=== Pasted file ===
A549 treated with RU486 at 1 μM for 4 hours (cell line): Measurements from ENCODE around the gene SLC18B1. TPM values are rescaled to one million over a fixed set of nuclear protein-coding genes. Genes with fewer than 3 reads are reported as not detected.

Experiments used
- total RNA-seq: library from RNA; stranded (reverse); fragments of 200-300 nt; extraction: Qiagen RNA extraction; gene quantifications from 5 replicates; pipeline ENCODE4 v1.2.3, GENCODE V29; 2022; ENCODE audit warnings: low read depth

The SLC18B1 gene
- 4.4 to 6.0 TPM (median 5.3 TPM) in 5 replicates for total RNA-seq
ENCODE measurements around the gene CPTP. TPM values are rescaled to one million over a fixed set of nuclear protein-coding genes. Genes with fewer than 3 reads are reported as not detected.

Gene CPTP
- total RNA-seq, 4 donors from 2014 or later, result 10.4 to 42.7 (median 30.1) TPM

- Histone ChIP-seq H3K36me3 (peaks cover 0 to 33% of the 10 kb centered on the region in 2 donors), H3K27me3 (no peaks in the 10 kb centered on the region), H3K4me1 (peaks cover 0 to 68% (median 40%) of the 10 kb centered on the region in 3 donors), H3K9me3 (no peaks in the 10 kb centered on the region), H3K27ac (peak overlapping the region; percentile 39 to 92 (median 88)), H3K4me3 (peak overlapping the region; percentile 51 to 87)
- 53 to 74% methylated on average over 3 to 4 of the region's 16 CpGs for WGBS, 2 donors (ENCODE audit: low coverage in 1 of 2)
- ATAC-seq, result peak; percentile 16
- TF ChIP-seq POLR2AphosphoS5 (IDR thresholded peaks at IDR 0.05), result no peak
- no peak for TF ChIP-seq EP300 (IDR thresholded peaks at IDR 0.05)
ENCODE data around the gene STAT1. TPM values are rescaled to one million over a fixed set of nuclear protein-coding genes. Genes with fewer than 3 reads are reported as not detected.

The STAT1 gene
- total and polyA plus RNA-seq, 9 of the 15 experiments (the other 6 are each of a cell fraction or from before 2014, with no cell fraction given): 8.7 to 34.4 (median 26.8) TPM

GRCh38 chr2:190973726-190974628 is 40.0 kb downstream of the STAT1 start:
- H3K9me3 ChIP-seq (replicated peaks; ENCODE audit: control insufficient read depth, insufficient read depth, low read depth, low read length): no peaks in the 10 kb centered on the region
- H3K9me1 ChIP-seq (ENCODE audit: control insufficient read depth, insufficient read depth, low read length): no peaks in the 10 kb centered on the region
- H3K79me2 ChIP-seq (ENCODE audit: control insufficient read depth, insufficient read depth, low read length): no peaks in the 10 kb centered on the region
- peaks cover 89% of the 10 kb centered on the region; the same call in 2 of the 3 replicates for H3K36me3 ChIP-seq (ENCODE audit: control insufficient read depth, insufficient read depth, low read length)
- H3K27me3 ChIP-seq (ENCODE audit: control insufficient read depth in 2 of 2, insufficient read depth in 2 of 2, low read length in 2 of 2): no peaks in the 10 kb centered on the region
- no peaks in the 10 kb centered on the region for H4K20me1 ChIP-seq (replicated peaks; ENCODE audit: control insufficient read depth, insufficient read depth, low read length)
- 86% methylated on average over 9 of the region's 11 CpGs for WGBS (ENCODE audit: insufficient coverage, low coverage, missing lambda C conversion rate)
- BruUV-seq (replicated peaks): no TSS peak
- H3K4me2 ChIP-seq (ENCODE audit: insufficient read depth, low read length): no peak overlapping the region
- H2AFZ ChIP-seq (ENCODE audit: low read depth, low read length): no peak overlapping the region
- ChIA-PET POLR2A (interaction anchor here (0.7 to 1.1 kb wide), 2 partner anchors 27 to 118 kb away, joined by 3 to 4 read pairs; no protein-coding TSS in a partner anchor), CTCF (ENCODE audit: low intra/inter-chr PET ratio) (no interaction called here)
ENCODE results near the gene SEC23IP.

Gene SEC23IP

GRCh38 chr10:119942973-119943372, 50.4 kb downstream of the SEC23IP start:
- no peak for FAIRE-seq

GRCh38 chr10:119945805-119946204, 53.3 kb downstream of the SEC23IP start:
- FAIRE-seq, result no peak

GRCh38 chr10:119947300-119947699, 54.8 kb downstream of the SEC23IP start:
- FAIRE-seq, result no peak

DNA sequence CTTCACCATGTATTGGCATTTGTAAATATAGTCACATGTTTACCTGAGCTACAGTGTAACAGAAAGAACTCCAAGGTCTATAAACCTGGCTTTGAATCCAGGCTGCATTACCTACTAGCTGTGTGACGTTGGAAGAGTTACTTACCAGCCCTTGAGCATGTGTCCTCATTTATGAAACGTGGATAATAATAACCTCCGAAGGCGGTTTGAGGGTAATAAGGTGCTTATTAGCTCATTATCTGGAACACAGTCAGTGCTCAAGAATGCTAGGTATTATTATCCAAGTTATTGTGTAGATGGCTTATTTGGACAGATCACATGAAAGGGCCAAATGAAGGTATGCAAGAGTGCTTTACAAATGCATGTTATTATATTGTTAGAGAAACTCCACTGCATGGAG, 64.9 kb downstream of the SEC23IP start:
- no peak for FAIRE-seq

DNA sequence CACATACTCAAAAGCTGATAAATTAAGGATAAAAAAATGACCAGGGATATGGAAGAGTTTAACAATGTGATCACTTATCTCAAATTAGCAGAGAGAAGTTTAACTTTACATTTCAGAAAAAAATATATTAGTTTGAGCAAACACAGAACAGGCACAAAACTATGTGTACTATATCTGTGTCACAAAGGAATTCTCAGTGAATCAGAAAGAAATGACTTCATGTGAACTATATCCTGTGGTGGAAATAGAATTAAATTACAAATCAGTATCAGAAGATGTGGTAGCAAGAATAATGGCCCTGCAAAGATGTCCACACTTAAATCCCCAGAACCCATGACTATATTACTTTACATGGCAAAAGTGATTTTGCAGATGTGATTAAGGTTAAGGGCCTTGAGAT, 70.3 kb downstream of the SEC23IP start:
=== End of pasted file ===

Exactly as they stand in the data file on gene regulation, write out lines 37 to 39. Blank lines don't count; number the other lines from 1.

DNA sequence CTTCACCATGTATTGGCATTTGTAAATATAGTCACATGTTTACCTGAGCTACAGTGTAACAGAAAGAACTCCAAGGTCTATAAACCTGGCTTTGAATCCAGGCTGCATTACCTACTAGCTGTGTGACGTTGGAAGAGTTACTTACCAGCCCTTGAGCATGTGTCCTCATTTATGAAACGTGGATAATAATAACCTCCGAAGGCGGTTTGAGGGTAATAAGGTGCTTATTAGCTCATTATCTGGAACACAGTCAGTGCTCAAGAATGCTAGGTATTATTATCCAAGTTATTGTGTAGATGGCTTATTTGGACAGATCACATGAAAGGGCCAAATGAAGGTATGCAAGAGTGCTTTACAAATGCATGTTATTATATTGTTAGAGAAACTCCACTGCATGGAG, 64.9 kb downstream of the SEC23IP start:
- no peak for FAIRE-seq

DNA sequence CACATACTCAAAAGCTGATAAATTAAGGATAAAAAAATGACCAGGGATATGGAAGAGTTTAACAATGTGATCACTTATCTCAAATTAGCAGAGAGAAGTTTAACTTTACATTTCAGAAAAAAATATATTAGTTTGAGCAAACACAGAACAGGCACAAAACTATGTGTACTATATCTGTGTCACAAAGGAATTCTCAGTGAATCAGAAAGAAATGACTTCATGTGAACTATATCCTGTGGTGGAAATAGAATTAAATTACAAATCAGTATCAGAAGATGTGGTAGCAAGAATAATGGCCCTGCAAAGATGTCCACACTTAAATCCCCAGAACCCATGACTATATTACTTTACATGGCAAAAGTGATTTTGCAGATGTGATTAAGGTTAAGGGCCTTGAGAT, 70.3 kb downstream of the SEC23IP start: